Production housing/marketing housing as an ideal
The New York Times Sunday Magazine Design Supplement has an article, "Nation Building," about Colonial Revival as a style of architecture and how it was promoted, in relationship to an exhibit that will opening at the Museum of the City of New York in the summer.
From the article:
The Town of Tomorrow at the 1939 World’s Fair proved uncannily prophetic. Model dwellings like the Electric Home and the Triple Insulated Home tucked dishwashers, air-conditioning and other technological marvels behind raised-panel doors and mullioned sash that proudly evoked 18th-century domesticity.
Colonial never regained its prewar status as a major urban style, although present-day examples — from reverent neo-Georgian mansions to puckish caricature silhouettes — at the museum confirm the style’s record as the longest-running revival in town, albeit for a carriage-trade clientele. The architect Peter Pennoyer designed the exhibition’s historically appropriate installation, including his own riff on a classic wooden doorway with fluted pilasters and a leaded-glass fanlight. Although the displays will not include the clip-on shutters and vinyl clapboard of today’s mass-produced tract houses, they’re proof that for suburbanites everywhere, Colonial remains the stuff American dreams are built on.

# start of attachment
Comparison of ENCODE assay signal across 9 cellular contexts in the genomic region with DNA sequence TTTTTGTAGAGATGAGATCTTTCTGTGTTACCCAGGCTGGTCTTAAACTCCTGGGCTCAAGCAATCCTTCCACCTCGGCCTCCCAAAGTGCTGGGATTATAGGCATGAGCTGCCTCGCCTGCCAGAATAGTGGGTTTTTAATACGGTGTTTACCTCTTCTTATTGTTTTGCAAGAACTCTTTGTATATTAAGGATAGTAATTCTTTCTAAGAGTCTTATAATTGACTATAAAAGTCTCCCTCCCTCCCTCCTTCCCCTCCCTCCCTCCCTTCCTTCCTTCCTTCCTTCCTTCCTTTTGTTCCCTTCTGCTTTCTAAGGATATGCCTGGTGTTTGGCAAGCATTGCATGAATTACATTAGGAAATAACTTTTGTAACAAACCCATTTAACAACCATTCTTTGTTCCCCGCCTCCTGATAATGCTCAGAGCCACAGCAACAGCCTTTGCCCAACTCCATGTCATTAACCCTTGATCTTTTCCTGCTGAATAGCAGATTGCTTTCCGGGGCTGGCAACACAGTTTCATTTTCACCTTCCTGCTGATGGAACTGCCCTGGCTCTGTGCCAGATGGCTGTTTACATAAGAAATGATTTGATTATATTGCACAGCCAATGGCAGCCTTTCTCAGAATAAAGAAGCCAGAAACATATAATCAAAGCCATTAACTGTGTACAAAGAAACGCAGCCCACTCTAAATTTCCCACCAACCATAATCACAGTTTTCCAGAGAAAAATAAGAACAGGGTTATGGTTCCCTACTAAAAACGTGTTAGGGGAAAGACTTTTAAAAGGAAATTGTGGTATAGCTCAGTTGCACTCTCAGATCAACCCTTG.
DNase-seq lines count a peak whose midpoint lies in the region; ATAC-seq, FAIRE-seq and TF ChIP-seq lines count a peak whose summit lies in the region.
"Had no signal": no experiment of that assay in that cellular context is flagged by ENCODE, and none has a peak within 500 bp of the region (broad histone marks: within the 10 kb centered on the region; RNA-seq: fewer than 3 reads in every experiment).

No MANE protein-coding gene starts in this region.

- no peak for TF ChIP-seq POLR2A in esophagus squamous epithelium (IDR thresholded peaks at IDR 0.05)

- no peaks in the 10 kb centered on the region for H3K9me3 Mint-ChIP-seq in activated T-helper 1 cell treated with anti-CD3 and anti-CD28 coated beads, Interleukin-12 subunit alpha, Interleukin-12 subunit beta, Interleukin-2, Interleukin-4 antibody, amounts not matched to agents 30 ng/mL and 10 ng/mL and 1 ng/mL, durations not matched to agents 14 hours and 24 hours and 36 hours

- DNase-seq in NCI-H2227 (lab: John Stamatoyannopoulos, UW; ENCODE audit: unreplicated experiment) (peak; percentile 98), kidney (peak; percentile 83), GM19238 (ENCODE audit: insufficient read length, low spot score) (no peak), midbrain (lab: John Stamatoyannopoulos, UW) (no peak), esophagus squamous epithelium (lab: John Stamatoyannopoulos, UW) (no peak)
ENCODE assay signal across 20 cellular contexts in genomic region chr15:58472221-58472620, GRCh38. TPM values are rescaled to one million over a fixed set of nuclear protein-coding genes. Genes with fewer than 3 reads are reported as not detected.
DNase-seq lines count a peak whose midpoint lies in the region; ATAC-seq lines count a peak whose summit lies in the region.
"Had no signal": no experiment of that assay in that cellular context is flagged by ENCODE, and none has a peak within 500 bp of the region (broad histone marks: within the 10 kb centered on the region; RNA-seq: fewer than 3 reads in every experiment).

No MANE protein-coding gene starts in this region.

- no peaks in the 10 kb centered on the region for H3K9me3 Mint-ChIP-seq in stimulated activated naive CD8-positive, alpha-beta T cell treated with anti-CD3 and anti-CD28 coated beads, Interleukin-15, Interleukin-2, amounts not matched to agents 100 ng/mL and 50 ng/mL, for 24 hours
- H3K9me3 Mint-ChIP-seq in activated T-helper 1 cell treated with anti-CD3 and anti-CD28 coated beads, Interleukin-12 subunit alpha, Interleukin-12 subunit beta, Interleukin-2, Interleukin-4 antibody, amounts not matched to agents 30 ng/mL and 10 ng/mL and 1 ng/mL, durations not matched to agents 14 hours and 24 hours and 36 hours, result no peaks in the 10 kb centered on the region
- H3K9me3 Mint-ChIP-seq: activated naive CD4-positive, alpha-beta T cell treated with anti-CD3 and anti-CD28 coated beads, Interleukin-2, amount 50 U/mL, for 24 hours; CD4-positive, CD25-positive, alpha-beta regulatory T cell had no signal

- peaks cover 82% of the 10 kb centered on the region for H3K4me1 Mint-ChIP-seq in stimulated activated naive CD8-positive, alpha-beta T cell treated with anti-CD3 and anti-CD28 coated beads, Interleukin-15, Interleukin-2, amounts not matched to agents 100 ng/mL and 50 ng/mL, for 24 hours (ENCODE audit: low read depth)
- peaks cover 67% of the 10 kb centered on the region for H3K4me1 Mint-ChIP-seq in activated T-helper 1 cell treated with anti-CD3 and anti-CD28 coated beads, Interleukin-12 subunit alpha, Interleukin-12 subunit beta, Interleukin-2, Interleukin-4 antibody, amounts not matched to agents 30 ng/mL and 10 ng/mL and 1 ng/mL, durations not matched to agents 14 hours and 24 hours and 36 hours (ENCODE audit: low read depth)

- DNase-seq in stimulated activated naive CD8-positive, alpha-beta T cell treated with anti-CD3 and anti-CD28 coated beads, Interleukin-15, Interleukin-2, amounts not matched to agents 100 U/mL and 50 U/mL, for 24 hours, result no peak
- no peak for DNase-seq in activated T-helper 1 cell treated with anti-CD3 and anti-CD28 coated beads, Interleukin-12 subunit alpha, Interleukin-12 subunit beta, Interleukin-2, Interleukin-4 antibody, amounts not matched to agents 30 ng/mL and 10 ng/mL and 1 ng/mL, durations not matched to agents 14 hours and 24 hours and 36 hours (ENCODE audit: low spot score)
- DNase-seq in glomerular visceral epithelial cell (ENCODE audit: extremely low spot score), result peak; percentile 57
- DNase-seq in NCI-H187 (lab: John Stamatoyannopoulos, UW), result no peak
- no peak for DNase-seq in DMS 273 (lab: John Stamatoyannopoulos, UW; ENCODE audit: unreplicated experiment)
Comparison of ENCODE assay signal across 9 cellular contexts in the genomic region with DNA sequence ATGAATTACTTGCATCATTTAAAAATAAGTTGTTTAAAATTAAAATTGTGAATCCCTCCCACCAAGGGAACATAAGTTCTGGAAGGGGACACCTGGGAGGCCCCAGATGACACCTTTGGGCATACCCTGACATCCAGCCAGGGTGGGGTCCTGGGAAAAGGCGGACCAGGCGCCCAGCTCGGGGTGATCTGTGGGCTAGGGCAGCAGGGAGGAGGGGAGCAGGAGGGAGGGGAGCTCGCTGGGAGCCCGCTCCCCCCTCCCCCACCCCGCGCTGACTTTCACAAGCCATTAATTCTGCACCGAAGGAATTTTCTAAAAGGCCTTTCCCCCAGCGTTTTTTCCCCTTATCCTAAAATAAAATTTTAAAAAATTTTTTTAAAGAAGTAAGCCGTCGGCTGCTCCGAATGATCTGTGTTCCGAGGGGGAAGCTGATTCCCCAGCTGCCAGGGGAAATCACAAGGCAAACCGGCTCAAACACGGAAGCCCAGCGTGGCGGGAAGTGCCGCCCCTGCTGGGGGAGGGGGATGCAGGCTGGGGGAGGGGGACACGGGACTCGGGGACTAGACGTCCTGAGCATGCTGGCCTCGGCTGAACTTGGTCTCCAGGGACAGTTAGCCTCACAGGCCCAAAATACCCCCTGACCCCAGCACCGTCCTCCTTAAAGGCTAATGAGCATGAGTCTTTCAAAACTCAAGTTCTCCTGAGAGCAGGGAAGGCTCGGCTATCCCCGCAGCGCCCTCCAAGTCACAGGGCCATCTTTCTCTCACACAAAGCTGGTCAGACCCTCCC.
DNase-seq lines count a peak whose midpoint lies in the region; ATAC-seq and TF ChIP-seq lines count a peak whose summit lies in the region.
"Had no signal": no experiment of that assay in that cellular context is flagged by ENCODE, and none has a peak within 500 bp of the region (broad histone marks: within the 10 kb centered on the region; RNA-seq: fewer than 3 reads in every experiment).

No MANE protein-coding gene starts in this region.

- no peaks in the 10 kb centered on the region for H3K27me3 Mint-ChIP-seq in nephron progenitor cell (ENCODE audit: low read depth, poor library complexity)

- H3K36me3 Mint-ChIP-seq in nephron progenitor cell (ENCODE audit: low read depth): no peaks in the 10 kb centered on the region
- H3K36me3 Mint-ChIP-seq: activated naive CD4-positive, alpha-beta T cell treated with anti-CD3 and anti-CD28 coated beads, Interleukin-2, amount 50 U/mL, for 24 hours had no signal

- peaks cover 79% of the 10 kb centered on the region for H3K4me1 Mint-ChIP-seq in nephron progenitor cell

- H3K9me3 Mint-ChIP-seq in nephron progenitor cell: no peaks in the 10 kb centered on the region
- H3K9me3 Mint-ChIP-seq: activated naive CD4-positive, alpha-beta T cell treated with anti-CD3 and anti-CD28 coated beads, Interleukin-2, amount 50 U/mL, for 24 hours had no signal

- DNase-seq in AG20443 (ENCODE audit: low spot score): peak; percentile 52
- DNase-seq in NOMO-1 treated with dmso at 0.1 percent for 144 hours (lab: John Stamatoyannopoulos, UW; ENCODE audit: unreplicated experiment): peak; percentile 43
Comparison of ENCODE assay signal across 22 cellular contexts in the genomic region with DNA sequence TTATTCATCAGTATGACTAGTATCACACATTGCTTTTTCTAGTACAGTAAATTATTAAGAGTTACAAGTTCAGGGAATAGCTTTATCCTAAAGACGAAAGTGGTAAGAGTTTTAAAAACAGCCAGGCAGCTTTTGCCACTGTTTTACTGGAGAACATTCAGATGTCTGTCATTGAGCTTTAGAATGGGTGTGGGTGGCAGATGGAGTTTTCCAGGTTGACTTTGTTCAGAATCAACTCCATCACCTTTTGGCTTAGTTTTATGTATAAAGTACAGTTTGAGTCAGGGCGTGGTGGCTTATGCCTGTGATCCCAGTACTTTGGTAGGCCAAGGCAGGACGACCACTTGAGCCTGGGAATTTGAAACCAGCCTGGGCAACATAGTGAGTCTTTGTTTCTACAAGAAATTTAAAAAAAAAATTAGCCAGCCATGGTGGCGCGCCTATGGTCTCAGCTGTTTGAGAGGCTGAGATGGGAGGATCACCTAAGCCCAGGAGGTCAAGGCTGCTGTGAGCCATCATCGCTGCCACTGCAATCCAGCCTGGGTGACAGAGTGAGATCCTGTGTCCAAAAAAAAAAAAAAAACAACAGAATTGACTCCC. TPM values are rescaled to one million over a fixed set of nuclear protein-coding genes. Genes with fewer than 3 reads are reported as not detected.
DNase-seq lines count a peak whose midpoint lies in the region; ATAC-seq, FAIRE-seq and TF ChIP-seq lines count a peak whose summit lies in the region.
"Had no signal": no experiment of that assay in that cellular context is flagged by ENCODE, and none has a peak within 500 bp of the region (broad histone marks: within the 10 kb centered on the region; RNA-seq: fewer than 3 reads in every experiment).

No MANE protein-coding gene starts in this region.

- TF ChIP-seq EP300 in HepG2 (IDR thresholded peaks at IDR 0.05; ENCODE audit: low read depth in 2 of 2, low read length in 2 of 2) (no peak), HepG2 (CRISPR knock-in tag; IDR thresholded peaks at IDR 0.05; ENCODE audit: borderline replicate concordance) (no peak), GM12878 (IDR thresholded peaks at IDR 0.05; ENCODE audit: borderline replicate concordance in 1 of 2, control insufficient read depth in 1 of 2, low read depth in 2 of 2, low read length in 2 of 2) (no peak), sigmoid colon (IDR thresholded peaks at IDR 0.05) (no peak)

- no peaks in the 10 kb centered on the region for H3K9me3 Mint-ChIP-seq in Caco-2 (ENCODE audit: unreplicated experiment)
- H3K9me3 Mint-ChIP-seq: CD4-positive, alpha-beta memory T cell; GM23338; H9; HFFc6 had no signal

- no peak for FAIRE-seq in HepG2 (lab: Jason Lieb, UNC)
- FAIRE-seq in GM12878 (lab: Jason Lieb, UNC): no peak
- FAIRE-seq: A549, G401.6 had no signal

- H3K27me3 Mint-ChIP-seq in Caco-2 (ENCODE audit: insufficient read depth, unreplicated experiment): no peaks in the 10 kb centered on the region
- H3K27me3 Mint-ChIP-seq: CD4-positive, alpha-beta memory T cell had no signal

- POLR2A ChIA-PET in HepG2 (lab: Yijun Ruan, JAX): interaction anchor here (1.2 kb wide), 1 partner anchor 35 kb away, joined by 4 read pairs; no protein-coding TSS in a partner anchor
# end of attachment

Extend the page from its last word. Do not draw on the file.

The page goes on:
The postcard is particularly interesting, given that so much of the discussion of the 1939 World's Fair is about how the future of the city was described through the GM Motorama exhibit.
But post-war production housing, subdivisions of houses, with a set of designs representing various archetypes clearly derived from this kind of imagery.